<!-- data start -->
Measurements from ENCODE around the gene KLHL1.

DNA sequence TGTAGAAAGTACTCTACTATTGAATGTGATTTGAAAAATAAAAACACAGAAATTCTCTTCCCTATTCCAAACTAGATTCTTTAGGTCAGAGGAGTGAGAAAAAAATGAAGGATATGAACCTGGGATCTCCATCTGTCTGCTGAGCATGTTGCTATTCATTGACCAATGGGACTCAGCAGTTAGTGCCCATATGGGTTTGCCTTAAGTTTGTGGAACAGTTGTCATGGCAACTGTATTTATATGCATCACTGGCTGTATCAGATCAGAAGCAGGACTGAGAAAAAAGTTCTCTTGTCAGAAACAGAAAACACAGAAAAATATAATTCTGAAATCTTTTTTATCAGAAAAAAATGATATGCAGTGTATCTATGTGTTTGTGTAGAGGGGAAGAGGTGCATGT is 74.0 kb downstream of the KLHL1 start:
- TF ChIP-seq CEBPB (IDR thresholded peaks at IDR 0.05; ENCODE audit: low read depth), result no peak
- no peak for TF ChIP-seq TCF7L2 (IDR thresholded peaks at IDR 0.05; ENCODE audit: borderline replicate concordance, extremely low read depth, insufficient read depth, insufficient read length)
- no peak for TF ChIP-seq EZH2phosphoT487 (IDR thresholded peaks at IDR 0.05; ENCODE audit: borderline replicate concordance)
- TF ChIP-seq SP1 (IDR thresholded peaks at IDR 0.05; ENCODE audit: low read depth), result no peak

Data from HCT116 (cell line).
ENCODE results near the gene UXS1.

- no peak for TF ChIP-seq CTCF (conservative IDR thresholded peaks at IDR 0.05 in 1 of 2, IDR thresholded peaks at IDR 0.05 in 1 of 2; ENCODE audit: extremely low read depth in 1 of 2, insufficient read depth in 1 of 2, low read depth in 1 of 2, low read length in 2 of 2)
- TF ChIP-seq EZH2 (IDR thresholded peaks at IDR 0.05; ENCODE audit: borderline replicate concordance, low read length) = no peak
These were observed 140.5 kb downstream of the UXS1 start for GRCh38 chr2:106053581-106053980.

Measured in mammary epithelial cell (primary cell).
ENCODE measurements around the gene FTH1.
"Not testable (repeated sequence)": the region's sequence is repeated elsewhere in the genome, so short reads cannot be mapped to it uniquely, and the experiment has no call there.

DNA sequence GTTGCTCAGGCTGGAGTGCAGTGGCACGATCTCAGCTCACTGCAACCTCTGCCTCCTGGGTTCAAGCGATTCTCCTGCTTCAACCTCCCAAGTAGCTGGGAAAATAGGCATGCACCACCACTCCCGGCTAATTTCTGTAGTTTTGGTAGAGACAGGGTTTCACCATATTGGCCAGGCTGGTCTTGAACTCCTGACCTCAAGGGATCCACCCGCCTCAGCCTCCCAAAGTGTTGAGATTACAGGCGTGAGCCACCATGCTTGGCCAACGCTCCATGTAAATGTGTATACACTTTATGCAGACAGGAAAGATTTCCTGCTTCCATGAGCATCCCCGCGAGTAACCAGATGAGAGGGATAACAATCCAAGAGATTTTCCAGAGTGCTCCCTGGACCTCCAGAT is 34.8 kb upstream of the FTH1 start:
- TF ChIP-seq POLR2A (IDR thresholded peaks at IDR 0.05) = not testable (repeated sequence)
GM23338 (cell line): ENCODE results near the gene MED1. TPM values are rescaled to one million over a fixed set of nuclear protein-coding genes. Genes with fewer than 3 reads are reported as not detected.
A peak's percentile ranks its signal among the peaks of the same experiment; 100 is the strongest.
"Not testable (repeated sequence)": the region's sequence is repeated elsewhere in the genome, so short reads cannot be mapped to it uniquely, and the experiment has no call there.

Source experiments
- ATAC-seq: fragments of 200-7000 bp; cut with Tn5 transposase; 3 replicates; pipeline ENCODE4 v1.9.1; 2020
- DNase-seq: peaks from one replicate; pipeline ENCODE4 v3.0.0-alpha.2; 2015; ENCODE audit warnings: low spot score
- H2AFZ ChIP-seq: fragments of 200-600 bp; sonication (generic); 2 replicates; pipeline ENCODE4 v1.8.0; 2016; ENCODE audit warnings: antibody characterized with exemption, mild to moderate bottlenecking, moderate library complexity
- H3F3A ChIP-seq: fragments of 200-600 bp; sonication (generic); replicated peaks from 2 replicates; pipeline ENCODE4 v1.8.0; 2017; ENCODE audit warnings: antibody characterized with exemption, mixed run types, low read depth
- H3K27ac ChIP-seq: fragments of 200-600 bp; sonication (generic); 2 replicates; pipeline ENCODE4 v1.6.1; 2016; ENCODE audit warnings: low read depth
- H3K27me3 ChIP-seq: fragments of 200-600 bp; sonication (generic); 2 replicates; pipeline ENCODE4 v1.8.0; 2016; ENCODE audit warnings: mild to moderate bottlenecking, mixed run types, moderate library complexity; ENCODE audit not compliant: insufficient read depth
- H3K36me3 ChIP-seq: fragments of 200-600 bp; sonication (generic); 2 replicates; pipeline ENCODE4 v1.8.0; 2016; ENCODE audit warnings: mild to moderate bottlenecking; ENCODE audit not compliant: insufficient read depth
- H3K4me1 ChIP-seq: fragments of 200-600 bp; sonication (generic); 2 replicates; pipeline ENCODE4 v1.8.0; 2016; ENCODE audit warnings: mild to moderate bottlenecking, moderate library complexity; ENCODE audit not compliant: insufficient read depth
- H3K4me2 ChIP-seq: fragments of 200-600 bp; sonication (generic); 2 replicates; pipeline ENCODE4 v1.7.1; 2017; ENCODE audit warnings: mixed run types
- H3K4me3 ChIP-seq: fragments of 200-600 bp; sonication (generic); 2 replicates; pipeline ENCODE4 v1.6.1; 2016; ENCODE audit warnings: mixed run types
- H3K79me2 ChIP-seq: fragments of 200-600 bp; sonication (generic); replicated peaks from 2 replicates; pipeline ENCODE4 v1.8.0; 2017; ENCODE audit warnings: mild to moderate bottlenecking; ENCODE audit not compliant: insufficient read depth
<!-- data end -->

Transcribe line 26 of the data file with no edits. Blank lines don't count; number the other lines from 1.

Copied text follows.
- H3K27me3 ChIP-seq: fragments of 200-600 bp; sonication (generic); 2 replicates; pipeline ENCODE4 v1.8.0; 2016; ENCODE audit warnings: mild to moderate bottlenecking, mixed run types, moderate library complexity; ENCODE audit not compliant: insufficient read depth